When the woman responds by referring to the coming of a Messiah, Jesus reveals himself to her with his words, “I am he” which for John’s Jewish audience would immediately trigger a reminder of God’s revelation to Moses at the burning bush: “I am who I am” (Exodus 3:14). It is yet another layer of self-revelation that Jesus imparts to this woman at the well.
At this point, the conversation is interrupted by the return of the disciples who are not at all pleased to see Jesus talking to a Samaritan woman. While they bite their tongues and pass out lunch, the woman runs back to town where she can’t help but tell everyone she meets about her conversation with Jesus. In a detail not to be missed, she leaves her water jug, the old source of thirst-quenching water from the well, and tells everyone that she has found the source of a different, soul-quenching water, the Living Water that is Jesus.
The woman’s actions beg the question, is there something you need to put down, to let go of, or to leave behind in order to more fully experience the Living Water Jesus offers? What gets in the way of your ability to receive the life Jesus wants for you? And what holds you back from sharing the source of your Living Water with others?
The Samaritan woman is remembered as the first evangelist in the Gospels. And the next time a woman runs back to her people with good news? “I have seen the Lord,” Mary Magdalene will say to the disciples on Easter morning. I love the simple invitation the Samaritan woman uses: “Come and see.” There’s nothing heavy-handed about that, nothing abrasive or offensive or in-your-face. “My life has been forever changed,” she says. “Come and see how and who made it happen, so you can experience this new life, too.” And they did. John says that many people believed based on this woman simply telling her story. Even more people believed after Jesus accepted the Samaritans’ invitation to stay longer in their village. He did, staying two days, and after seeing and hearing for themselves, many more experienced the Living Water Jesus offered.
Hospitality plays an important role in the encounter at Jacob’s well and in the ways we are invited to respond to this encounter. Before the Samaritan woman became an evangelist, she was hospitable to Jesus, reaching across barriers of race and gender to respond to his needs. Throughout scripture, true hospitality is more than being friendly to people. It involves welcoming people into our hearts and lives, receiving them with compassion in their particular situation in life, whatever it may be.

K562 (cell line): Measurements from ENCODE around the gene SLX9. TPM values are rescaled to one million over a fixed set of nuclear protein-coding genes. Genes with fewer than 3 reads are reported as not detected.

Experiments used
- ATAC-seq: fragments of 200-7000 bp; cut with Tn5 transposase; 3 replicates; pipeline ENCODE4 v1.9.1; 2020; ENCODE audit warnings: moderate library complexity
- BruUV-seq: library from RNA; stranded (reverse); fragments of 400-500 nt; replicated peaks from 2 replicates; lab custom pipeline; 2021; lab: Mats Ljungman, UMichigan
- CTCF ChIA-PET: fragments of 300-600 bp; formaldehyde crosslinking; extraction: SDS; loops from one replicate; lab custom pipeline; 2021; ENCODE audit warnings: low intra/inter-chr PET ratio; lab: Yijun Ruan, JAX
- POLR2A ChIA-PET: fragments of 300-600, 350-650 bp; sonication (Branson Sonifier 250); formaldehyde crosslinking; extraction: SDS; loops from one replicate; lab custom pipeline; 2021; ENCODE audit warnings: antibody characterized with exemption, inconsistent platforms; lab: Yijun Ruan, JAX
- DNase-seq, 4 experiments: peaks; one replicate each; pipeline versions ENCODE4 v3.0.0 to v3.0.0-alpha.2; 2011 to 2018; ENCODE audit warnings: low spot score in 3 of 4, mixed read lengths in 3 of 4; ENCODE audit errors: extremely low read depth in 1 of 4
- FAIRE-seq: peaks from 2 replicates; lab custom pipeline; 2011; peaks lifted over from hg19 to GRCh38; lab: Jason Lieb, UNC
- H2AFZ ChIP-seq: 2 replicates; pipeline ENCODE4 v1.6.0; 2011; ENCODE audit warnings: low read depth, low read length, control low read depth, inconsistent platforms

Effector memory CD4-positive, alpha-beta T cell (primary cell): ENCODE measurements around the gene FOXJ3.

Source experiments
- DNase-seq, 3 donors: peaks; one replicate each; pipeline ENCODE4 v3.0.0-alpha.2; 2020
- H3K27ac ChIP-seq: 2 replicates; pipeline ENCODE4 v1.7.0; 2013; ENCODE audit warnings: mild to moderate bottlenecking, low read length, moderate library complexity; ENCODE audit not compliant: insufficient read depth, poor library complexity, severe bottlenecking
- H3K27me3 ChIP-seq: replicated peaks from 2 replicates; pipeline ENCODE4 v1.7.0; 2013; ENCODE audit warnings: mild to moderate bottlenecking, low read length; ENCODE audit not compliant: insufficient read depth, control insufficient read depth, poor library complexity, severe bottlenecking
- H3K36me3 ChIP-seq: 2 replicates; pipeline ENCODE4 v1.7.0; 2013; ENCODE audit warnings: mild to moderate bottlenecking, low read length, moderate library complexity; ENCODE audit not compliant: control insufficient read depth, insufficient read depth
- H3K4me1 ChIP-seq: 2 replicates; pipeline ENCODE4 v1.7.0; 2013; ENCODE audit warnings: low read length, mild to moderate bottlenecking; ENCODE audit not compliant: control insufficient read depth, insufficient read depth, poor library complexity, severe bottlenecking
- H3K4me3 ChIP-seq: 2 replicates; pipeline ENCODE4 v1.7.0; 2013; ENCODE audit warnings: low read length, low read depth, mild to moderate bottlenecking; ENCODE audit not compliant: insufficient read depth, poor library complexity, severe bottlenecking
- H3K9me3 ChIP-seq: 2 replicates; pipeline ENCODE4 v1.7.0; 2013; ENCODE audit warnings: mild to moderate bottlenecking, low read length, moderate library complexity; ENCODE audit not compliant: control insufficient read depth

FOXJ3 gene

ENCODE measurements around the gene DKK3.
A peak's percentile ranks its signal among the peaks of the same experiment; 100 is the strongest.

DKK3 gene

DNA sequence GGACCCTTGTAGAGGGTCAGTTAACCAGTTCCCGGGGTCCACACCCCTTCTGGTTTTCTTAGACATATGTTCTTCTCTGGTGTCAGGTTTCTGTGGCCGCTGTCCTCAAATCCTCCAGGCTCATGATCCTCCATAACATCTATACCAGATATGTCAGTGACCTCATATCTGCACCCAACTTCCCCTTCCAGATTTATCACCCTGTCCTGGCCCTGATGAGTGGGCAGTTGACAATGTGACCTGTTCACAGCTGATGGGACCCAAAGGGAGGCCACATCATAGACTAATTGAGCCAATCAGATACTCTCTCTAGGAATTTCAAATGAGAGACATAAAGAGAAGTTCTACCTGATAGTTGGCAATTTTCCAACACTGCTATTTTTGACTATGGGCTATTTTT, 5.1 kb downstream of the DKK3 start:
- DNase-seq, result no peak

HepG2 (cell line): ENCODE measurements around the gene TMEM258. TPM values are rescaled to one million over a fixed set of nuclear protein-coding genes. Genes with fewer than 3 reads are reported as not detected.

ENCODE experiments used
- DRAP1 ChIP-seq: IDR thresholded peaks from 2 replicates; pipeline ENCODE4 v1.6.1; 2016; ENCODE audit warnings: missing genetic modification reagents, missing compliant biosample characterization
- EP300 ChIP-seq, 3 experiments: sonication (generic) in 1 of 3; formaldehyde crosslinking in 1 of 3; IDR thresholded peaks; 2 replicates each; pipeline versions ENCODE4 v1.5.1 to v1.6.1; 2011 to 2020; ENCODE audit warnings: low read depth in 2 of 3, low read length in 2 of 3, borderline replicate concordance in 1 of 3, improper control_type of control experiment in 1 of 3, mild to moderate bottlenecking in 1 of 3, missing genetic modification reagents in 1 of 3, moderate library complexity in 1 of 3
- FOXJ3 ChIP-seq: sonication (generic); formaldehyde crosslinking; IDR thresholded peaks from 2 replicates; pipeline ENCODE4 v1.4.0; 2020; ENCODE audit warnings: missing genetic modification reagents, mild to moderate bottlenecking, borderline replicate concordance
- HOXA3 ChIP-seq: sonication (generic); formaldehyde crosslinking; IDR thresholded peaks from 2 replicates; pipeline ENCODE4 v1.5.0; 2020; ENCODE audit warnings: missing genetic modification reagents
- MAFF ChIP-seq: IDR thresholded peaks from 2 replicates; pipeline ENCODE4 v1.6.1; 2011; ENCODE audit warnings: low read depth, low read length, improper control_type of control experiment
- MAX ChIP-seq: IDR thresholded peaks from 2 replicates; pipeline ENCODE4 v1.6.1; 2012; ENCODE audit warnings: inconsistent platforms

The early church took the practice of hospitality seriously. Acts 2 describes a joy-filled people who were gracious and hospitable to all. By sharing their possessions and tending to the welfare of all people, these new followers of Christ demonstrated a theology of abundance. They shared willingly and lovingly, trusting God to supply everything they would need and displaying a deep understanding of the importance of hospitality and compassion for all.
Hospitality is at the heart of our lives as disciples because God was hospitable to us from the moment of creation. We began this sermon series by seeing the love and care with which God made all that is. Out of the waters of chaos, our compassionate God gave us a home and food and a world full of diversity and beauty. Through his life and in his ministry, Jesus taught us even more about hospitality and compassion. He taught us that when we feed hungry people, welcome them, clothe them, take care of them when they are sick, and visit them when they are in prison, we do those things to him as well (Matt. 25:35-36).
Hospitality is a way of showing respect and regard for others. We do that in our families, our neighborhoods and communities and at church. Opportunities for hospitality begin as soon as you drive up each Sunday morning. Do you greet people you see, both outside the building and inside it? Do you speak to the person you haven’t seen here before? Extending hospitality is part of what it means to be the Body of Christ and by and large, I think Calvary excels at it. But we can’t ever take it for granted. It is incumbent upon all of us to pay attention and reach out to others, because while being hospitable is a way of showing respect for one another, and it is also a way to enjoy and celebrate the presence of the Living Water among us. Following Jesus’ example, who the person is, where they come from, what their background is or what’s happening in their life at the moment does not stop us from opening ourselves to extend a compassionate welcome.
When you stock the Little Free Pantry or the red wagon with canned goods to support United Community’s food bank, you are celebrating Jesus, the Living Water. When you send a card, make a visit, or pick up the phone to check on someone who’s ill, you’re building bonds of hospitality and community. When you stand at the door and greet people, usher, or add something to the coffee hour table, you are celebrating the presence of Jesus among us. When you are generous in your giving, you are part of building literal water wells in developing countries, providing fresh water to hundreds of people.
The Lord’s Table is one of the church’s most visible signs of the hospitality that God extends to us and that we extend to one another. None of us come to this table because we deserve the life-giving Living Water that is offered to us here. We come at Christ’s invitation, receiving Christ’s own hospitality as he feeds and nourishes us so that we can feed and nourish others. As you prepare to receive the elements, I invite you to reflect deeply on the most precious gift we can ever receive: Jesus himself.
Sing: Fill My Cup, Lord.